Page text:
27 August 2016

"The Third Lebanon War"

Chuck Freilich, Senior Fellow, International Security Program
August 23, 2016

A Hebrew-language version of the op-ed appeared inHaaretz on August 15, 2016. The translation was provided by the author.

Following the recent tenth anniversary of the Second Lebanon War, the media and think tanks have flooded us with contradictory assessments by current and former military leaders. On the one hand, we have heard the all too familiar reassurances from the past, on the other, a simply terrifying picture of what awaits us is.

Those who have chosen to sound the alarm warn that we will be hit in the next war far harder than in 2006. Hezbollah now has approximately 130,000 rockets, dispersed in thousands of sites in heavily populated areas of Lebanon. Tens of thousands rockets will hit Israel each day for a protracted period and will cause severe damage to cities and vital infrastructure sites. The defensive system (Iron Dome, Magic Wand) will provide an only partial shield.

The IDF, we are assured, has learned the lessons of 2006. Its intelligence, offensive and inter-service capabilities have improved immeasurably and the response will be tens of times harder than it was at the time. Thousands of targets will be attacked from the air each day and a broad ground campaign will be conducted to push the short range rockets out of range. The fighting is expected to last a month or more and Lebanon, so we are informed, will suffer unprecedented destruction which will set it back by decades. Thousands of civilians may be killed and Lebanon will become a "country of refugees." In a worrisome throwback to 1982, some even foresee that the Lebanese government will be weakened, Hezbollah will lose control over the country and the resulting void will be filled by Salafists and Jihadis. Others believe that Israel will make do with a more limited objective: restoring the status quo ante, with some improvements.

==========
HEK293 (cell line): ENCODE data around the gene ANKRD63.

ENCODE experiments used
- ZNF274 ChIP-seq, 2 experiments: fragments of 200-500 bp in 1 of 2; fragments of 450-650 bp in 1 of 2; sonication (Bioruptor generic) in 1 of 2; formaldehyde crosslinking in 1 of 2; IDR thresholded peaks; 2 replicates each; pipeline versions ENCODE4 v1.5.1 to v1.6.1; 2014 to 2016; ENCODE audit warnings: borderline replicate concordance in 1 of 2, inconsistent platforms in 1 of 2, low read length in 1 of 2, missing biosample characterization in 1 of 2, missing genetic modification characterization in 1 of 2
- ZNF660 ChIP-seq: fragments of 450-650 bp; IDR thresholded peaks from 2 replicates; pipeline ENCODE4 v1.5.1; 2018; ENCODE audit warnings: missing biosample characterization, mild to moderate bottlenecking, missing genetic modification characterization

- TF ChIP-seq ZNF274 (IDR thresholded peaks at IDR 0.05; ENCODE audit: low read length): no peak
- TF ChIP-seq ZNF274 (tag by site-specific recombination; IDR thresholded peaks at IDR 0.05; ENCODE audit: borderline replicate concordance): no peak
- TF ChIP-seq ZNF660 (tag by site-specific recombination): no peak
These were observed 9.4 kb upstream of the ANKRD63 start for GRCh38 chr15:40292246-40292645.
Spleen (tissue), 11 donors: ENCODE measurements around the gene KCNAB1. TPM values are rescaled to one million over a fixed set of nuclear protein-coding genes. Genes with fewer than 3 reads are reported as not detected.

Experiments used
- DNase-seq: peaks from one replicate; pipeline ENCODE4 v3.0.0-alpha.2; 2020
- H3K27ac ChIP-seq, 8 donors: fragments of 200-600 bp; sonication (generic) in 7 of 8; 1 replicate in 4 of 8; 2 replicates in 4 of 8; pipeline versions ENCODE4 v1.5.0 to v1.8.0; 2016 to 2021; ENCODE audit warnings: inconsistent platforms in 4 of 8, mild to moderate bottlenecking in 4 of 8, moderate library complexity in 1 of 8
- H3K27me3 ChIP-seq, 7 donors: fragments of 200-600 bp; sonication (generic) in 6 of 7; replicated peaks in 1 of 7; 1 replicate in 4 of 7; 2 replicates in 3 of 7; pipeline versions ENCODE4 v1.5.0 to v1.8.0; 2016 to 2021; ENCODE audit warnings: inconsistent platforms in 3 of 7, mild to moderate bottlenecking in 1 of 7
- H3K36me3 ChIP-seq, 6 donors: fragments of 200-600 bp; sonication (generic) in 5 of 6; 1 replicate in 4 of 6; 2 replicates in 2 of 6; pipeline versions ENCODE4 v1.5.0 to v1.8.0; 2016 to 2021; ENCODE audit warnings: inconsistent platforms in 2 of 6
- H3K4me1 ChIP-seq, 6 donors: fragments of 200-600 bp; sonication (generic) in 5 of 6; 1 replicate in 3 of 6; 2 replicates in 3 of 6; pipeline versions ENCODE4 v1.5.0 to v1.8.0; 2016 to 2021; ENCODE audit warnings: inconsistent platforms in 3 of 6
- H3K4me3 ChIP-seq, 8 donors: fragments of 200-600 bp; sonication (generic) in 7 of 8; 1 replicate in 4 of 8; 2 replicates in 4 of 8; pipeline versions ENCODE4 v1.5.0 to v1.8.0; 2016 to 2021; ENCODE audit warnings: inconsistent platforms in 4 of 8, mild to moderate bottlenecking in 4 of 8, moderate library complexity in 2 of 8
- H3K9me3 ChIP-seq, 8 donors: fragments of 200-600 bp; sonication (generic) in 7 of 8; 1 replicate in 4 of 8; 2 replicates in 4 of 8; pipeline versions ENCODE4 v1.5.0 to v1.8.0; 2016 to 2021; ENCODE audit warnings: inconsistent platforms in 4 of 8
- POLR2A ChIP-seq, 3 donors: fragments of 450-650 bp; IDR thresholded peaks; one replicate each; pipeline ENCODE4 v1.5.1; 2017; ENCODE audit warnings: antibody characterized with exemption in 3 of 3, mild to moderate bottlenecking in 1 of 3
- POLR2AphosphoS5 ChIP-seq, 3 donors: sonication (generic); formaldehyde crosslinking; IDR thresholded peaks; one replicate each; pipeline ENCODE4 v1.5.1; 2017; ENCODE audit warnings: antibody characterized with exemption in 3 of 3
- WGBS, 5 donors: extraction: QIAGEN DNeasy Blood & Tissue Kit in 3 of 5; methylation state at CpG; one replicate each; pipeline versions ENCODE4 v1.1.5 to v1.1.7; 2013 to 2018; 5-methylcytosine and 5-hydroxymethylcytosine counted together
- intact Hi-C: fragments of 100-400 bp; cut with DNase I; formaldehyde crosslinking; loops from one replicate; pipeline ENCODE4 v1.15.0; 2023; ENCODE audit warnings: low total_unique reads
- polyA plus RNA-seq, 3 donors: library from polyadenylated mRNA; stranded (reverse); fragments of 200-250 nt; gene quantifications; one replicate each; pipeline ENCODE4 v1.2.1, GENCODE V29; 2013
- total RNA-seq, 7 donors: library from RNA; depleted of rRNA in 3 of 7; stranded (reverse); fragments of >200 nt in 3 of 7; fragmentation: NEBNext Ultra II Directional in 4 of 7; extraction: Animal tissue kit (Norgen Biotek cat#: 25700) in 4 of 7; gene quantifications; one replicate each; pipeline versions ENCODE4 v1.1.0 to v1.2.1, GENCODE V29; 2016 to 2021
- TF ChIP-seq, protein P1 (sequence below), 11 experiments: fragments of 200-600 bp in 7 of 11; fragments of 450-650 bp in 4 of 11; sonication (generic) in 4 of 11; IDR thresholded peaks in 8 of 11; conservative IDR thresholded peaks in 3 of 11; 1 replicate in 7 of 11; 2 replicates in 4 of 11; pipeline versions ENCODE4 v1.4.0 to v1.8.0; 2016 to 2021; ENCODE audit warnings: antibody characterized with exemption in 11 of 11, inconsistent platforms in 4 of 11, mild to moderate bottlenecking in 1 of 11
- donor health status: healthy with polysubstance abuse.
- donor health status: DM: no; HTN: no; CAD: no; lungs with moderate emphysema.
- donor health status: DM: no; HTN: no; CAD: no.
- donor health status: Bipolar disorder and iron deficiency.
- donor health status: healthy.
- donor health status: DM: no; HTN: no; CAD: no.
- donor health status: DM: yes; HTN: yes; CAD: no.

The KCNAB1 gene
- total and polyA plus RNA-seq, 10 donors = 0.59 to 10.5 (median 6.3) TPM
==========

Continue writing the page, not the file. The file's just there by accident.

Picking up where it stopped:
So much for the public picture.

In practice, the IDF faces a difficult dilemma. It has to present a "solution" to the Hezbollah threat, but it is unclear whether it has an "effective" offensive response to it, i.e. one that assures, with high probability, that we can achieve two conditions: 5–10 years of quiet with Hezbollah, at a price that is acceptable to Israel both diplomatically and in terms of the damage to the home front. To be sure, the IDF has built truly impressive offensive capabilities in recent years, which may be able to achieve the first condition. It is not clear, however, that they can achieve the latter and, as such, whether they will thus actually be implemented in practice.

Indeed, it is far more likely that the international community, including the United States and Security Council, will exert heavy pressure on Israel to terminate the fighting long before we can dictate the terms of a cease fire. International tolerance for such developments has changed and, considering the multiplicity of operations we have been engaged in since 2006, particularly when it comes to Israel. International legitimacy for a determined Israeli response will surely increase when thousands of rockets rain down on us, but will dissipate rapidly when faced with pictures of the destruction and dead on the other side.